NYCT never did much “catch up” maintenance, other than the subway car rehabs in the 1980s. It just plugged along at a normal replacement rate enough time passed and a state of good repair was reached. But for the signal systems and stations, it never caught up to the missing work of the 1970s, and is now falling behind again.

    And of course needed expansions never happened.

    The real disaster here is financial. See that average annual investment? At the MTA, since Pataki much of that has been borrowed for. Soon all the money that could have been used for annual average replacement will be going to debt service instead. Same with the roads. Same in New Jersey.

  2. I have a feeling that if you’d asked the Japanese Ministry of Rail or ADIF to look at American systems, they’d come up with a fraction of the number the FTA came up with.

    To say nothing of how SOGR is sometimes a ruse to get people to agree to large amounts of spending with no visible benefit. If New York asks for $5 billion for a subway line and it doesn’t get built, people notice. If it asks for $5 billion for good repair and stations don’t look prettier, the agencies can say it all went to back-end functions and not enough people will know to investigate further.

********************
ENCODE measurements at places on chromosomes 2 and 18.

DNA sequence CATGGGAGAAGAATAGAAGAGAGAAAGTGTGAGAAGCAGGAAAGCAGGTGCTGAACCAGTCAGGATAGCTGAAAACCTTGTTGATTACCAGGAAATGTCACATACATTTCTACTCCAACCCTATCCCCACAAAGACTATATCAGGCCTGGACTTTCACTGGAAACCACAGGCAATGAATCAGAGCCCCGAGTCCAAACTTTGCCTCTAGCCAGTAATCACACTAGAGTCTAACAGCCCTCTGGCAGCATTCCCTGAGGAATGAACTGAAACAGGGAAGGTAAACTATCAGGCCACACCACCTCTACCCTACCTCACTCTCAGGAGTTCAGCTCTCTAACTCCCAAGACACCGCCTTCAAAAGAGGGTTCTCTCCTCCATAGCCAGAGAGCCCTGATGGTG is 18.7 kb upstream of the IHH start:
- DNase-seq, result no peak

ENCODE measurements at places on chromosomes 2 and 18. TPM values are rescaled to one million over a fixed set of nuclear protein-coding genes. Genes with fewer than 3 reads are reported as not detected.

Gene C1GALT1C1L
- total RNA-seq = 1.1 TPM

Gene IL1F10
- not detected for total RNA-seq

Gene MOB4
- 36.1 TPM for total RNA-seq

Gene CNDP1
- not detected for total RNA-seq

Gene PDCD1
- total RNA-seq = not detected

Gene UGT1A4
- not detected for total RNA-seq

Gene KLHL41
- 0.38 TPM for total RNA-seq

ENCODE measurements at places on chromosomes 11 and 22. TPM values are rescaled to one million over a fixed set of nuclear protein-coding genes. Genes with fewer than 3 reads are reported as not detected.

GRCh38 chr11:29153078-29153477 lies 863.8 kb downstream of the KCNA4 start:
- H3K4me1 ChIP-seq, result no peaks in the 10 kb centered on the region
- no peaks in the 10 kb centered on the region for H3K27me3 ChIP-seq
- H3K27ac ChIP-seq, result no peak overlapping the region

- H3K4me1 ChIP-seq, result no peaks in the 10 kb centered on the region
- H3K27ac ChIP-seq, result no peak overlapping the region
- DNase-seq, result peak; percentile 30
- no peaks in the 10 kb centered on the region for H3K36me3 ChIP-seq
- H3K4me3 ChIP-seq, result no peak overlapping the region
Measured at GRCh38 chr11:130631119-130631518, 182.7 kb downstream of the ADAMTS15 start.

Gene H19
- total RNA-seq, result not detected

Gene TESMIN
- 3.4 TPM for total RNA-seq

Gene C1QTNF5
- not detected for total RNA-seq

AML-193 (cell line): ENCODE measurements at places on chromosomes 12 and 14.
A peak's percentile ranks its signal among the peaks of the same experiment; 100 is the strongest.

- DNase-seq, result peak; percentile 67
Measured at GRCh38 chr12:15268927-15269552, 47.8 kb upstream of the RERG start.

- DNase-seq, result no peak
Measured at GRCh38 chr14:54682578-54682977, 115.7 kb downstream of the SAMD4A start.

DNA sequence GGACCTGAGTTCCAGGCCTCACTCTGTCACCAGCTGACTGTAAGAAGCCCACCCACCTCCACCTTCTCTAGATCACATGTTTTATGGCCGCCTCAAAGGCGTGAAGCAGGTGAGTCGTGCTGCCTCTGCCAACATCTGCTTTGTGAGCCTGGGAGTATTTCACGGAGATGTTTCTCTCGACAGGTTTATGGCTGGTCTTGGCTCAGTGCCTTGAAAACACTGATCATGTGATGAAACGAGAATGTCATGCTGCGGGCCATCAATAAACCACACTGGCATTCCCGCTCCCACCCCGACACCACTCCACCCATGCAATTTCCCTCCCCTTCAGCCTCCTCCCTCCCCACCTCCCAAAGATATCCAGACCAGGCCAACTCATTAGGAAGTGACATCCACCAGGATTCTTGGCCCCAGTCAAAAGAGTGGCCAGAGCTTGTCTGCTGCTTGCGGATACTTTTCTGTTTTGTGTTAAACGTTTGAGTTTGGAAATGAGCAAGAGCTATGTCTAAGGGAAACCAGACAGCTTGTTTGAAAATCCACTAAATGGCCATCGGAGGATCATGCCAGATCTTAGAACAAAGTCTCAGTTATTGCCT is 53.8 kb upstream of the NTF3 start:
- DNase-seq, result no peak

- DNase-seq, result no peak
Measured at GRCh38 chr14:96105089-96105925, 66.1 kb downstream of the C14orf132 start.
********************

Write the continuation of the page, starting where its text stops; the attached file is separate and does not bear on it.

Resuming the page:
It’s similar to how the good roads movement got the federal government to overinvest in roads in the mid-20th century. Various organizations, pretending to be independent but in fact plugged into the road lobby, wrote reports saying America’s roads were in a dire situation and needed urgent repairs. After the government gave them the money they asked for, they’d write another report saying the same thing a few years later, based on an escalating standard for road quality.

  3. Well, at NYCT a little of that goes on, but not much.